After visiting IFA consumer electronics fairs in Berlin, there can not be the slightest doubt that spherical photography is going mainstream. This and next year many affordable cameras capturing 360×180 and 360×360 photos will be available on the market. However, there is only one device that can be thrown (!) to the air to take a full-spherical picture, and has a resolution higher than 100 megapixels.
A spherical photo composed of a dozen shots can be taken even with a smartphone. All you need to do that is a special app. On the other hand, this solution takes time and works only in places where all objects stand still for at least several seconds. In fact, it is very difficult to find such a place and the effect will be far from perfect.
Few years ago, when Jonas Pfeil, a master in computer engineering at Technical University of Berlin, was on his vacations, it struck him that it should be easier to take panoramic pictures than taking multiple single shots and later stitching them together on a computer. He had the idea that throwing a ball-shaped camera into the air to capture images might be better. During the last couple of years, he was turning his idea into a real product with his team. Finally, after two successful crowdfunding campaigns, the product named Panono is ready to conquer the global market.
The current model of the camera – Panono Explorer (pictured above on the right) – is a small, grapefruit-sized, ball-shaped camera with as much as 36 individual camera modules embedded all around it, that fire simultaneously to capture everything in every direction and deliver a 360°x360° full-spherical, 108 megapixels panoramic image.
Press play on the movie below and watch a short interview with Jonas Pfeil that I recorded at IFA 2015.
The 36 camera modules triggers automatically when Panono is tossed into the air and reaches its apex where it is still for a moment before descending. Panono camera can also be operated with a selfie-stick, or be triggered to shoot by using a mobile device as a remote control connected through Wi-Fi when the camera is mounted on a tripod.
Viewing panoramas in the Panono App is a fully immersive experience in which the viewer seemingly moves inside the image by tilting their mobile device up and down, left and right, and all around, and pinching or spreading the image to view it from other perspectives.
The 36 camera modules triggers automatically when Panono is tossed into the air and reaches its apex where it is still for a moment before descending.
People can also explore Panono panoramas in a web browser using the cursor to move around in all directions inside the image, as demonstrated in a panorama taken of Panono executives with the Queen of England on the occasion of the 50th Anniversary of the „Queen’s Lecture” at the Technical University of Berlin. The Panono Camera was one of only two technology projects demonstrated at the event. Click here to open a new window and watch the 360×360 picture.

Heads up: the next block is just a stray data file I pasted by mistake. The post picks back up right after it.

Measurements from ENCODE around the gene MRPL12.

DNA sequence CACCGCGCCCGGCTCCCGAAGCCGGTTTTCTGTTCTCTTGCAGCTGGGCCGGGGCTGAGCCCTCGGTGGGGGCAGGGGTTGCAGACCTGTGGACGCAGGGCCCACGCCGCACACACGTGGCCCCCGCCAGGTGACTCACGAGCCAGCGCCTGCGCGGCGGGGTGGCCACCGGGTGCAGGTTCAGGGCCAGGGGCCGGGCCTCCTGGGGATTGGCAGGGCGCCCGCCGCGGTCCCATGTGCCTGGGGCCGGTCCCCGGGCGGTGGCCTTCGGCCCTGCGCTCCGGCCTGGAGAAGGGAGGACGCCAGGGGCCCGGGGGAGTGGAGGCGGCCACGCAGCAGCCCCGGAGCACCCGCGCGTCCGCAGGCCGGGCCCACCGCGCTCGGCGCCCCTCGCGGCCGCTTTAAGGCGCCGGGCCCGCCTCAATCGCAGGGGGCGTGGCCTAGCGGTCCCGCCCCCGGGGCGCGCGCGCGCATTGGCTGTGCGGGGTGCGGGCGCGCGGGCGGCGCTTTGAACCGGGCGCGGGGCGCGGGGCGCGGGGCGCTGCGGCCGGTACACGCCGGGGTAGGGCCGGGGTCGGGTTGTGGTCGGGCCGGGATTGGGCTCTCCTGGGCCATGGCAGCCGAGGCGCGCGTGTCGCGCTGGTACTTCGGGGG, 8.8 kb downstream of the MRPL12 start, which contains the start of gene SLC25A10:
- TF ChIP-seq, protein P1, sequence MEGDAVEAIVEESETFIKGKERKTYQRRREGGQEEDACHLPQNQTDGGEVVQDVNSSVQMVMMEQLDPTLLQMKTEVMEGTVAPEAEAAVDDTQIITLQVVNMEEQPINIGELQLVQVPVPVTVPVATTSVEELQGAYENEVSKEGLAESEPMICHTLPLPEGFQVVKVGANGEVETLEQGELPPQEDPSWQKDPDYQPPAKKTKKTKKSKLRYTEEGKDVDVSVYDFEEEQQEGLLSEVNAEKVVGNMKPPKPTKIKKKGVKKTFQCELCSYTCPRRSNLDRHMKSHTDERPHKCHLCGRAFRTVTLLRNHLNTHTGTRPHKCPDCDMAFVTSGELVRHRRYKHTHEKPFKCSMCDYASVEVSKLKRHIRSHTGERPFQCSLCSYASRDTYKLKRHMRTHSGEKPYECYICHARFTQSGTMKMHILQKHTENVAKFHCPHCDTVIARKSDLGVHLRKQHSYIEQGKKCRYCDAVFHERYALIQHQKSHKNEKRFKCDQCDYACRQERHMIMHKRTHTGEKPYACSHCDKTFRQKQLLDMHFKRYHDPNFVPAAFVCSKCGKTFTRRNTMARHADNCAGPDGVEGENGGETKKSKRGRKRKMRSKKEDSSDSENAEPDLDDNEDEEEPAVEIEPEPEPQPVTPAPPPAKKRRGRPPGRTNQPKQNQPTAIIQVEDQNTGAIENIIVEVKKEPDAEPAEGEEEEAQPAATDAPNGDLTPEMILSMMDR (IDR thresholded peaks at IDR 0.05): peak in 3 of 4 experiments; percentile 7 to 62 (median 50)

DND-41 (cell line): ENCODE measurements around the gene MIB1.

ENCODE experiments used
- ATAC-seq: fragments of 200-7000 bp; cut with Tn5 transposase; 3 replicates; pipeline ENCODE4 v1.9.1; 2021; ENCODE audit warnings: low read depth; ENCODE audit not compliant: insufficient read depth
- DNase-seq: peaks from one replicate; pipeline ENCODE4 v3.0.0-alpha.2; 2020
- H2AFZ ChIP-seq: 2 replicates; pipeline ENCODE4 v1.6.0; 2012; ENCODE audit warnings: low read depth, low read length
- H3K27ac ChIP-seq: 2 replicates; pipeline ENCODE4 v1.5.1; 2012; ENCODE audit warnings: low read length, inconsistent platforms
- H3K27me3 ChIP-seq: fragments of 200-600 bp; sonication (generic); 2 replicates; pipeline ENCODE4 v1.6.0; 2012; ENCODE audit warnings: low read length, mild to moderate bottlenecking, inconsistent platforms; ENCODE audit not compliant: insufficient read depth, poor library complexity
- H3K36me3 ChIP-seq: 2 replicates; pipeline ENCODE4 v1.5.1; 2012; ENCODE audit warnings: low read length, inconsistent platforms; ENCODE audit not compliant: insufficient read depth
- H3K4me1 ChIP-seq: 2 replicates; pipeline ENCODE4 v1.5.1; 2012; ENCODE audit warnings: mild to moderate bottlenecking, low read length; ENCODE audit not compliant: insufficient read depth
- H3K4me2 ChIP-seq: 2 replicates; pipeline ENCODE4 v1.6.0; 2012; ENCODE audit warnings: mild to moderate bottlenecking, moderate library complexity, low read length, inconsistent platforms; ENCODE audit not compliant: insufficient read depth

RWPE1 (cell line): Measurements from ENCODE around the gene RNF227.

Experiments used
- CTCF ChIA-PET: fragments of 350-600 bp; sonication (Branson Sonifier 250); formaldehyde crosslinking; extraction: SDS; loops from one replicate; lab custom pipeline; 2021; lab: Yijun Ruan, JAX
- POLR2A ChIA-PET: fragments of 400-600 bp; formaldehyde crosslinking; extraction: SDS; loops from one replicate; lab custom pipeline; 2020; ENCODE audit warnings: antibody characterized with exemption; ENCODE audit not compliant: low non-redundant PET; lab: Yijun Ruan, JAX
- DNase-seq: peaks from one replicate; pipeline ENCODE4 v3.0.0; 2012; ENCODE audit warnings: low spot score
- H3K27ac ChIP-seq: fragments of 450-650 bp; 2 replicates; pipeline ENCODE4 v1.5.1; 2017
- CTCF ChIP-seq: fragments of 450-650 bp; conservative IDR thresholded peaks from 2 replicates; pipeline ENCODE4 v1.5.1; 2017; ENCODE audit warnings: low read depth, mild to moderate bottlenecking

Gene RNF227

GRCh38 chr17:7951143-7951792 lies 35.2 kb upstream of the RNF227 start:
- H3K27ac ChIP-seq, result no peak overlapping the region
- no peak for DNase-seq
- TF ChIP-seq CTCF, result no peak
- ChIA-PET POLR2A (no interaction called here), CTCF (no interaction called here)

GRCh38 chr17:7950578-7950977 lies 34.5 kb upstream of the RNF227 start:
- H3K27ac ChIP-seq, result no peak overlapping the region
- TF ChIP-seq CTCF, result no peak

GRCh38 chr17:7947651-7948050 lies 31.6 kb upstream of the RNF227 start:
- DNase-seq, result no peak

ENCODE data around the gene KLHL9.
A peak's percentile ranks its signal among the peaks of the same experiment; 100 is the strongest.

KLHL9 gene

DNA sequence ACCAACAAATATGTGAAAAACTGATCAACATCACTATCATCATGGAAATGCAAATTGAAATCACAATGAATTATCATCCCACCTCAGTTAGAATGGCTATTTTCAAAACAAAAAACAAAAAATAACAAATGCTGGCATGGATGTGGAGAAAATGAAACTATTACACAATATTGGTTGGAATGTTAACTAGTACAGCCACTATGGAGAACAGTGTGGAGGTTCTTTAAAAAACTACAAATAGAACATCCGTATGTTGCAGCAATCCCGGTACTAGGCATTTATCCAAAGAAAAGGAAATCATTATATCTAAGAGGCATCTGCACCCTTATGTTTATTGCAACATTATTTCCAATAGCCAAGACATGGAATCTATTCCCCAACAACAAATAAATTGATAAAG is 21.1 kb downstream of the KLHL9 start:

Early versions of the Panono Explorer have been in trial use for months by the marketing teams at several consumer companies including BMW (at the Auto China 2014 in Beijing) and Lufthansa, and at organizations such as the World Wide Fund For Nature (WWF Germany).
In 2014, Panono conducted a crowdfunding campaign on Indiegogo that raised a then-unprecedented 1.25 million dollars. To support further development and prepare the camera for serial production, Panono initiated a crowdinvesting campaign on Companisto.com, where it raised another 1.6 million euros. In September 2015, the Panono Explorer Edition will be delivered to initial crowdfunding backers. An additional one thousand cameras are being offered for purchase to tech and photography enthusiasts, hotel chains, real estates agents, etc. It is available for 1,499 USD.
When the Panono camera goes into increased production, the retail price is expected to be 599 dollars. The Panono consumer version will have all of the features and capabilities present in the exclusive Explorer Edition, but with an advanced fall protection capability that will protect the camera in the event it is dropped on a hard surface when being operated by tossing it into the air.
I acquainted with Jonas Pfeil at IFA consumer electronic show, which was held in Berlin from 4th to 9th of September 2015. If you have any questions regarding Panono, please send an email to Jonas at firstname.lastname@example.org.
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